Avery said she became suspicious when two customers at her market said they didn't think that the fish that Tsunoda was selling as sole came from California waters. She called the state Department of Fish and Game, which sent Josh Handler, a warden, to visit the market on May 11.
Tsunoda had shown Avery landing receipts, forms that commercial fishing boats must file with the DFG, showing that the fish she was selling that day had been caught by the Anjin II, a 31-foot vessel owned by her brother, Dennis. But she admitted to Handler that she had bought all of the fish on her truck at a wholesale market in downtown Los Angeles, he said.
"She was actually showing me fake landing receipts," said Avery.
She also admitted that the fish she was selling as California sole was actually Vietnamese basa, he said. He told her that it was against the state's general business code to misrepresent a product in this way, and she agreed to stop doing so, he added.
The next day, Avery sent Tsunoda a letter telling her that she was suspended from the Santa Monica markets, where she had sold on Wednesdays and Saturdays for more than a decade. She gave Tsunoda 15 days, until Thursday, to file an appeal, but as of Wednesday Tsunoda had not done so.
"I don't want to dispute it," said Tsunoda of the sanction, when reached Wednesday by phone. "Laura has been very fair and reasonable with me, and I have no comment as far as anything that happened."
Almost all of the fish vendors at certified farmers markets buy their product from wholesalers, as dwindling fishing stocks and quotas have made it virtually impossible for anyone to offer a consistent supply and wide variety of fresh, local fish that they have caught themselves. Selling purchased fish in the non-certified section at farmers markets is permitted by state and county farmers market regulations; unlike most agricultural commodities, whose production by a given farmer can be estimated by inspectors, wild-caught fish is "non-certifiable," because no one can estimate the fish a boat might catch.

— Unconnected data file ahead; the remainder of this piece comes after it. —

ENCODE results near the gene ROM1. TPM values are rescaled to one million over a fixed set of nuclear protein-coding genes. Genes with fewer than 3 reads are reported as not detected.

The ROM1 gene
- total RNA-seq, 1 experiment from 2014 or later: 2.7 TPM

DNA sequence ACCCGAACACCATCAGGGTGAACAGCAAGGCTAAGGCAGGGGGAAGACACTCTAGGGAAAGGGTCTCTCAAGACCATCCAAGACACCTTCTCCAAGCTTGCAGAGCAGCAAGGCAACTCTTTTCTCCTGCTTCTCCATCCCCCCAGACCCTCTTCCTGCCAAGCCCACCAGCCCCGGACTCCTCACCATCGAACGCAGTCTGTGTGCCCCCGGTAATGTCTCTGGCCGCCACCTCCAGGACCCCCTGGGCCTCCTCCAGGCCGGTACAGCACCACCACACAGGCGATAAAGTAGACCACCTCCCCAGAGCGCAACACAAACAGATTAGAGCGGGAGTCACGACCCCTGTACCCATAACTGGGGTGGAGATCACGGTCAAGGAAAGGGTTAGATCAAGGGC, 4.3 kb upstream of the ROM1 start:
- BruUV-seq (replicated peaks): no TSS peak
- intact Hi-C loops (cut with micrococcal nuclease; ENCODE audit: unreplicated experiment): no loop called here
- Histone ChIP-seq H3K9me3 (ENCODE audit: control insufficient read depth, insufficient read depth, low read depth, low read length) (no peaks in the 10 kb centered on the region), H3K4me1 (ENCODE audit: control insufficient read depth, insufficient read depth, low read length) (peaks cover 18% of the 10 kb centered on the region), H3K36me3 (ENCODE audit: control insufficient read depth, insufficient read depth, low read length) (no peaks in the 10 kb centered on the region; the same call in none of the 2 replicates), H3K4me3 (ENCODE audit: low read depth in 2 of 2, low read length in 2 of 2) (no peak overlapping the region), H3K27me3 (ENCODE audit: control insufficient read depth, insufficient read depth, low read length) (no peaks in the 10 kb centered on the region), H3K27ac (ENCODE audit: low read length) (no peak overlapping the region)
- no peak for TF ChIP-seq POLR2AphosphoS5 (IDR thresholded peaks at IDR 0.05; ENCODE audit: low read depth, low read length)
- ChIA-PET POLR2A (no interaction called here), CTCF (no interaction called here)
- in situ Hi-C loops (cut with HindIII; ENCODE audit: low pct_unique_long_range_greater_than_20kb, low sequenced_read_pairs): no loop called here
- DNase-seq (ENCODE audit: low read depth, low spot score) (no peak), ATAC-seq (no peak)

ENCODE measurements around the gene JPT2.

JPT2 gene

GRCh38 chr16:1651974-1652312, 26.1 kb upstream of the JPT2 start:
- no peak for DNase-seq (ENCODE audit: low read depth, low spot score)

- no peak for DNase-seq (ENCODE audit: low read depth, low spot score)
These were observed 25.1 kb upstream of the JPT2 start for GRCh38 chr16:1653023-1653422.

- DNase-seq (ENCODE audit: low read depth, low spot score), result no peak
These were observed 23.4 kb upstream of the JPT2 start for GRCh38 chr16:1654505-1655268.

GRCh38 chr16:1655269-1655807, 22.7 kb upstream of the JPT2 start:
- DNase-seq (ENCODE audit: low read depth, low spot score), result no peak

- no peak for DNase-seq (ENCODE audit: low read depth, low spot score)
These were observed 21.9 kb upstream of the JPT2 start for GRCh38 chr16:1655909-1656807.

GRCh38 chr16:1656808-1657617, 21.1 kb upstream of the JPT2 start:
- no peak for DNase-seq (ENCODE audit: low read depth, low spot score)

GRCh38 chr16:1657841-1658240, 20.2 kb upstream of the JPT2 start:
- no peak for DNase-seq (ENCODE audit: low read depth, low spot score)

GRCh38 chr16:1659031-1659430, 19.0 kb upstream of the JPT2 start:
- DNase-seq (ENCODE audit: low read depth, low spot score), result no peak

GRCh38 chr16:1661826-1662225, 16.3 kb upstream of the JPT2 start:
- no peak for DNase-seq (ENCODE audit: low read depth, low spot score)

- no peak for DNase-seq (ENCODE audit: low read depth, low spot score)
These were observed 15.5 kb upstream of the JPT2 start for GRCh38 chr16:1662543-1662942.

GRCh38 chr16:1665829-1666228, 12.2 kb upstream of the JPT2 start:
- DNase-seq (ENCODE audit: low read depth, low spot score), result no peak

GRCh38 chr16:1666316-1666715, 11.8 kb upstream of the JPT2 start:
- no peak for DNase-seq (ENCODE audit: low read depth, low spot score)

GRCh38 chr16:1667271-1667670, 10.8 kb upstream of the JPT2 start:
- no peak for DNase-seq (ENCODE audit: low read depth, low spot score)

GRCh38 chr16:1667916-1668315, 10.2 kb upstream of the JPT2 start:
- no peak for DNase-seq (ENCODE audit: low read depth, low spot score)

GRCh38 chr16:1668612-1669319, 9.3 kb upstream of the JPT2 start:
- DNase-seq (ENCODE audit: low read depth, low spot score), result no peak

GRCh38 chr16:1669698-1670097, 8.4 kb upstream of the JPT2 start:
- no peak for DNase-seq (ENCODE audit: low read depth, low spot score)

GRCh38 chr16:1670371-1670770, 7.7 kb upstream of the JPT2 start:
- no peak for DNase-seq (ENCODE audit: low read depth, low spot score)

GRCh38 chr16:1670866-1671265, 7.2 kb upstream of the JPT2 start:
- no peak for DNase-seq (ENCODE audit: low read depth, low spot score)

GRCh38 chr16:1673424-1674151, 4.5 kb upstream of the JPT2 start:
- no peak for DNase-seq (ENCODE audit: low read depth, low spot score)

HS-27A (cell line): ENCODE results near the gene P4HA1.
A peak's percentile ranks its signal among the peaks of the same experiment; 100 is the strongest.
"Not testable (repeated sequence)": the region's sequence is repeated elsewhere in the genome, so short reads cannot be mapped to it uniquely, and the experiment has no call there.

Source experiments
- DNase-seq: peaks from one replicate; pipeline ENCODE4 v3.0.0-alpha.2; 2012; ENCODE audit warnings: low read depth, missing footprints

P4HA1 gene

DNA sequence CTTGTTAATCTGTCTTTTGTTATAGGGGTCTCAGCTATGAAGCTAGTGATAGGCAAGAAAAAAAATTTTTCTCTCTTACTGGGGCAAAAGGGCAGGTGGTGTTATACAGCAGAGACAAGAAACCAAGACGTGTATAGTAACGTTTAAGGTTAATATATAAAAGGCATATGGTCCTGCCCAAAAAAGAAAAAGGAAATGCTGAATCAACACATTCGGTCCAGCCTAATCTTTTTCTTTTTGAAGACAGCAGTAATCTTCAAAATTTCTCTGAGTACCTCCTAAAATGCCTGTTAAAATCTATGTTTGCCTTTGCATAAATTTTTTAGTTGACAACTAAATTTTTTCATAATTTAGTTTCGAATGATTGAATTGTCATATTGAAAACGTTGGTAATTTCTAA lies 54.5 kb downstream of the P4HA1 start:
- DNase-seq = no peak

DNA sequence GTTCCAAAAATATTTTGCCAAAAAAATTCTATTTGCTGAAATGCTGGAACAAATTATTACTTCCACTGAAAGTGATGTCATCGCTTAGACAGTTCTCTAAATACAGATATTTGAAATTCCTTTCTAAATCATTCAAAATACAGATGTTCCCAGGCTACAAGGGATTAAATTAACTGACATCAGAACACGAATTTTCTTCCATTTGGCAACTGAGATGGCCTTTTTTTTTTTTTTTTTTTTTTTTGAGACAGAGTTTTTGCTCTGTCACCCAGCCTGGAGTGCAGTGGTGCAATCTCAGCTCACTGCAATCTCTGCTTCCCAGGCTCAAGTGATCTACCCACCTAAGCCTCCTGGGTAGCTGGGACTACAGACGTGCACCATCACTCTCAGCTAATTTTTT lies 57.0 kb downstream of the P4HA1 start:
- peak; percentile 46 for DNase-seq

But the Santa Monica market tries to adhere to a higher standard, stating in its rules that it does not allow "any fish or shellfish purchased at a commercial/wholesale fish market."
Tsunoda has also been selling at the Venice and Thousand Oaks farmers markets, and the managers of these markets said that they would continue to allow her to do so, as long as she correctly identified her fish.
Customers at the Santa Monica markets have reacted to the news of Tsunoda's expulsion with a mixture of sadness and indignation. "Kathy is a humble, hardworking person," said cookbook author Amelia Saltsman, adding that she has bought Tsunoda's sole in the past and found it delicious. "I would probably not have bought it if I knew it was farmed in Vietnam. It's sad that she's out of the Santa Monica market but even more so that she wasn't honest with her customers."